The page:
These plants are usually considered rare and very desirable because they’re so unique-looking. The various colors may also represent patches of dead leaves on your plant that haven’t yet dropped off.
An unhealthy succulent will show the following signs on its leaves:
- Leaves turning yellow, orange, or brown
- Leaves showing spots of dead leaves along the edge
- Leaves with holes
- Leaves curling down
- Leaves turning black and dying off
If your succulent continues to display any of these signs, you should take it out of the sun immediately, so its leaves stop getting worse or drop off altogether.
It may be a sign that too much heat is damaging the plant’s cells while trying to photosynthesize.
Other possible causes of an unhealthy succulent are low water levels, over-fertilizing, or not enough light.
If you’re unsure which one might be the issue, try watering it more and give it less fertilizer or vice versa to see if your plant improves. You may also want to place a grow lamp near its leaves for a few hours to help give it more light.
Compact and Robust Succulents
A healthy succulent should be full and have leaves that start from the base of the plant and are closely spaced.
Succulents are often called “compact” because the leaves grow closely together and can seem to be bunched up.
Compact and robust succulents will have narrower leaves than more delicate plants. They might also be denser in how they grow, with thick rosettes of leaves. It’s common for these types to grow layers or tiers on top of one another.
When a succulent grows uneven, and with spaces between its leaves, it can be a sign of:
- Not enough water and/or too much light
- Low temperature
- High temperature
- Draught of air or wind
- Lack of nutrients
- Pests or diseases
When your succulent is not growing compact and robust, you can treat it with the following methods:
- Allow the soil to dry between waterings
- Decrease light exposure
- Increase air movement around your plant or use a fan for more direct airflow, which can help avoid draught.
- Sprinkle with fertilizer at least once a month (or every two weeks during peak growing season) to provide it with necessary nutrients.
- Protect it from pests and diseases by spraying the leaves with a diluted mixture of water, dish soap, and hydrogen peroxide.
- You can also let your succulent rest during its dormant period to allow time for previous damages to heal or recover.
- Allow your succulent to go through periods of drought for it to become stronger.
- Move your succulent into a shady area if possible during hot months and bring it back indoors when temperatures cool down again. This should be done gradually so that plants won’t get too stressed out from the change in temperature (this could cause them stress).
A healthy succulent should also have a thick, strong stem that supports it.
The best way to recognize this is by checking for signs of bruising or damage on the plant’s stem near its base. If you see bruising or a break in the stem, this is an indication that your succulent needs more water and nutrients.
To check the health of the succulent’s stem, you have to:
- Check around where the soil meets the roots (the “phyllo”) at different points along each branch/stem for signs of rot or a grayish-green mold.
- Check for any unusual bumps, leaves falling off the plant, and overall health/coloration compared to other plants.
If it’s not clear if there has been any damage to the plant, try gently pulling on its base and checking for resistance. Healthy plants should pull away from their pot but will still be firm. If they are too loose, this can indicate dehydration, so check your watering routine.
A weak stem can be a sign of over-watering, so make sure you are watering your succulent regularly and don’t water it too often.
A weak stem can also be a sign of the wrong type of plant pot or soil so before you know it, see if your succulent has been planted in the right kind of container for its needs.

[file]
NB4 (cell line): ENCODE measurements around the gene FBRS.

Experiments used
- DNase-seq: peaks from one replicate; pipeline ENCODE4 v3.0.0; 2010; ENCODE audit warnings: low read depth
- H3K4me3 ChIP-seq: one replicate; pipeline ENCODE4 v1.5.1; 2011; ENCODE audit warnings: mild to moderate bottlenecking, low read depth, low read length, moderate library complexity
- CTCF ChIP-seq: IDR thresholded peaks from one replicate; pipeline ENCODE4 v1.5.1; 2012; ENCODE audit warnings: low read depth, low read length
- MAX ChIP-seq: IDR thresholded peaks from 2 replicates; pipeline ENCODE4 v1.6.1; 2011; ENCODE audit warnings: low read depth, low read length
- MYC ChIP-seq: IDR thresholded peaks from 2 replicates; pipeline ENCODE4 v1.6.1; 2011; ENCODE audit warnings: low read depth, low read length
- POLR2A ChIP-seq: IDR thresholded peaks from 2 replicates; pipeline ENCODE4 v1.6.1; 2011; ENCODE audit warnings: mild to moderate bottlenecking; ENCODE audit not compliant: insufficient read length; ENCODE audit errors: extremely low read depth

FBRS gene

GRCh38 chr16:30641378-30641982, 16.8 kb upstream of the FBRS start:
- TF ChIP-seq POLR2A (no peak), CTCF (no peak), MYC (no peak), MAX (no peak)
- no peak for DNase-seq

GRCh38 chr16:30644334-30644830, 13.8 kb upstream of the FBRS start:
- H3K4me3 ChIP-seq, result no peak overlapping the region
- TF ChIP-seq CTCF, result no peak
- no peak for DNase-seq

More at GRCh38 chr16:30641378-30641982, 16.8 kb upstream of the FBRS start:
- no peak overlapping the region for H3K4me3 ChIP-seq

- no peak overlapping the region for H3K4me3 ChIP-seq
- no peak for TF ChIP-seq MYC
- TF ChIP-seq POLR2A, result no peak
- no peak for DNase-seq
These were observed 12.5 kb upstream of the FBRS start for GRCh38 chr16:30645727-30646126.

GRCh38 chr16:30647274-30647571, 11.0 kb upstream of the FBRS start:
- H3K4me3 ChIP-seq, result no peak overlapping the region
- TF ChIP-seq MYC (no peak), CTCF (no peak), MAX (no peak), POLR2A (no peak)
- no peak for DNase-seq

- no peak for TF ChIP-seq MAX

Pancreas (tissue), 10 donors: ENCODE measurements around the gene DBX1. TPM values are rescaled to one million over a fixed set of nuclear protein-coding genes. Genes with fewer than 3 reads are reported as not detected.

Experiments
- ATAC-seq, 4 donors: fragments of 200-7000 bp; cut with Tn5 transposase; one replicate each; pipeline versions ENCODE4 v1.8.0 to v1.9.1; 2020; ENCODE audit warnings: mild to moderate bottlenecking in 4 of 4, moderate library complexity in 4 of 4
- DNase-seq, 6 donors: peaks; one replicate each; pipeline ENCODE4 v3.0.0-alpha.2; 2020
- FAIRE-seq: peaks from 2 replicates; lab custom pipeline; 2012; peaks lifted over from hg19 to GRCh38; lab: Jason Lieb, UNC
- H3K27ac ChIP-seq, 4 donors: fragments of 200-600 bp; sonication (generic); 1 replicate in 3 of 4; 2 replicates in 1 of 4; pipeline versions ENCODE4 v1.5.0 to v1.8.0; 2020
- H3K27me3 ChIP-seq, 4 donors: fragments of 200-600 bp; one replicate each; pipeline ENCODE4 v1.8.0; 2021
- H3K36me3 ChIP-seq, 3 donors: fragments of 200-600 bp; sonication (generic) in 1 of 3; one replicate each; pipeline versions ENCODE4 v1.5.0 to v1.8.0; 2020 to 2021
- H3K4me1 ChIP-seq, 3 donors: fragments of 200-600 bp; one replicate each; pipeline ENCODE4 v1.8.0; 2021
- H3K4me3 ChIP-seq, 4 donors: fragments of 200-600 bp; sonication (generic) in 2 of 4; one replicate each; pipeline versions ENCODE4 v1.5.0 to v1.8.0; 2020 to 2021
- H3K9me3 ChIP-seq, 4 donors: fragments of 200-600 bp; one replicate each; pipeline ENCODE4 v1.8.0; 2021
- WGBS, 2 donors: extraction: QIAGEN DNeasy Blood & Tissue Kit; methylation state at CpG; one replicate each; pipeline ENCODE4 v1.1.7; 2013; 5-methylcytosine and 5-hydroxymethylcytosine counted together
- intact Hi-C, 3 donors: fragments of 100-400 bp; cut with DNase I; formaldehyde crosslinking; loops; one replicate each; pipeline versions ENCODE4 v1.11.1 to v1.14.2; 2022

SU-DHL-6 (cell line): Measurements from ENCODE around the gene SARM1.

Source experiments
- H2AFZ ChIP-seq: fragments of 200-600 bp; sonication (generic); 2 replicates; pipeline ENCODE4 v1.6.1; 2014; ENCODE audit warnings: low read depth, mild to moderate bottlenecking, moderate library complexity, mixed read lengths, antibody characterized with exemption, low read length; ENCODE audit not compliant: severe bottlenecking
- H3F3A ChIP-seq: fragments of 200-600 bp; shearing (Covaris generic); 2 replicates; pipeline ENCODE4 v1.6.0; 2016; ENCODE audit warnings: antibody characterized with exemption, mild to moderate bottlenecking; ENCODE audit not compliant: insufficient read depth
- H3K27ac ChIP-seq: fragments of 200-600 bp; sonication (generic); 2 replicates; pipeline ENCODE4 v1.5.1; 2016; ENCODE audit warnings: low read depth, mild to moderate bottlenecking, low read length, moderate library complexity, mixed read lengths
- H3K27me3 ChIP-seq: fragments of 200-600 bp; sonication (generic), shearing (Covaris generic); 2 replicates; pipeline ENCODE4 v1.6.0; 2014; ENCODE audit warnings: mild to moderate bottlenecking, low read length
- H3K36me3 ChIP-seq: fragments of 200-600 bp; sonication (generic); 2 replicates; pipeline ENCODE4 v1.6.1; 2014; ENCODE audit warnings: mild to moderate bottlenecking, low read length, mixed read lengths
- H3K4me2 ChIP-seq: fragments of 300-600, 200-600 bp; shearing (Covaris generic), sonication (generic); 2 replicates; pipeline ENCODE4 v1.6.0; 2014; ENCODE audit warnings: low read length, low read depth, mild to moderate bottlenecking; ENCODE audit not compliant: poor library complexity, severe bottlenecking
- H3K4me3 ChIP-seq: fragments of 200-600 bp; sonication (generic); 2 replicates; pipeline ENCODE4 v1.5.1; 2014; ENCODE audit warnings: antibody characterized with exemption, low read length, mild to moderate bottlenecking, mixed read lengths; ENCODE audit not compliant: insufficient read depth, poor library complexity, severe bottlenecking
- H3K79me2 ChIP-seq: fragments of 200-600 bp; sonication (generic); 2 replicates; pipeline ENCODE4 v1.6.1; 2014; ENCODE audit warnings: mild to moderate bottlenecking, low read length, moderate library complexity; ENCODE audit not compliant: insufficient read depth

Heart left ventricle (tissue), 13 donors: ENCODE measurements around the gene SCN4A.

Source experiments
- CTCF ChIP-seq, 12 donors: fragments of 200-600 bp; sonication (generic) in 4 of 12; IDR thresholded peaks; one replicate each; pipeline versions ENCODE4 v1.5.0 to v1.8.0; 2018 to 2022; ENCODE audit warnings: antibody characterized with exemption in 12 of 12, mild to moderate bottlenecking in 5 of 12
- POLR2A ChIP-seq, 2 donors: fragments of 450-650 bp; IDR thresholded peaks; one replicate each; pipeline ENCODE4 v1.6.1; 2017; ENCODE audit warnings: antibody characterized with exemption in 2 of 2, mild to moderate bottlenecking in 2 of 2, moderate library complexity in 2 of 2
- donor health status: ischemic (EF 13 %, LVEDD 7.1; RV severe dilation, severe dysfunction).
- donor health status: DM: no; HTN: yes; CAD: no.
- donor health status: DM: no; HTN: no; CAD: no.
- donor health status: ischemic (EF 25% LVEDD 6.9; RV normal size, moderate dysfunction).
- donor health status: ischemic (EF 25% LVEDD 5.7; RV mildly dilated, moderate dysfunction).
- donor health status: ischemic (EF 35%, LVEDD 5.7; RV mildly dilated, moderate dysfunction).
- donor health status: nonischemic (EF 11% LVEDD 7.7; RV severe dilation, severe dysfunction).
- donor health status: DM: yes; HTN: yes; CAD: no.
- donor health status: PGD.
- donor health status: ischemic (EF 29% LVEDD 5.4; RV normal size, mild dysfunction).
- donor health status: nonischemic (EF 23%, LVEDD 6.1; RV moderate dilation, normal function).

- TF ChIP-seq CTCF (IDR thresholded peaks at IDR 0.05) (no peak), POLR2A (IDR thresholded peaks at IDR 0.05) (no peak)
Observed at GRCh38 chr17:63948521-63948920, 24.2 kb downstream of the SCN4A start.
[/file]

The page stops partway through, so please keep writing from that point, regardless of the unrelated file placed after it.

If there has indeed been damage to the plant but is still salvageable, then follow these steps:
- Reduce exposure to sunlight – this will cause more leaves to fall off
- Stop fertilizing until new growth begins again
- Check for any bugs near the roots/stems (but not on them), which could indicate an infestation. If found, then use neem oil to kill the bugs
- Add a layer of sand to the top of your soil for good drainage and aeration.
It Has No Pests or Diseases
If your succulent is healthy, it should have no pests or diseases. There are a few different pests that can infest plants and cause damage to them, like aphids.
But suppose you’ve been making sure to water the plant regularly and fertilize when needed. In that case, these minor issues shouldn’t be present on an otherwise healthy succulent.
f there is any evidence of pest activity, this could indicate that something might need changing in how often you care for your succulent’s needs.
The main way to tell if one’s succulent has pests or disease would be because it isn’t doing well.
The leaves may look dryer than usual, more wilted with brown edges rather than the normal bright green color, or the succulent may have spots on them.
If you notice anything like this, it’s crucial to take action and make sure none of your other succulents are infected.
How To Keep Succulents Happy?
Some essential tips are of great help to keep your succulents healthy and happy.
Water and Soil
Though succulents are drought-tolerant, they still need to be watered often for the best results.
To not over or under-water your succulent, you should use a light soil such as a cactus mix.
It will help absorb any extra moisture but at the same time provide enough drainage, so the excess isn’t retained in the pot.
Succulents need bright, indirect light. They do not require full sunlight.
The best light is mostly from the window without direct sun exposure to avoid burning the leaves and scorching their surface.
Temperatures between 65-90F degrees would be ideal. Within this range, the succulent should do well with little care given.
They can even survive brief periods of temperatures below 40 degrees if they have a chance to warm up again before freezing.
There are a few different ways to tell if your succulent is healthy and happy.
Whether it be how well they’re growing or the color of their leaves, you can tell if your succulent is healthy and happy by paying close attention to its life cycle.
There are a few different ways you can support the health of your plant, so make sure you’re taking good care of it!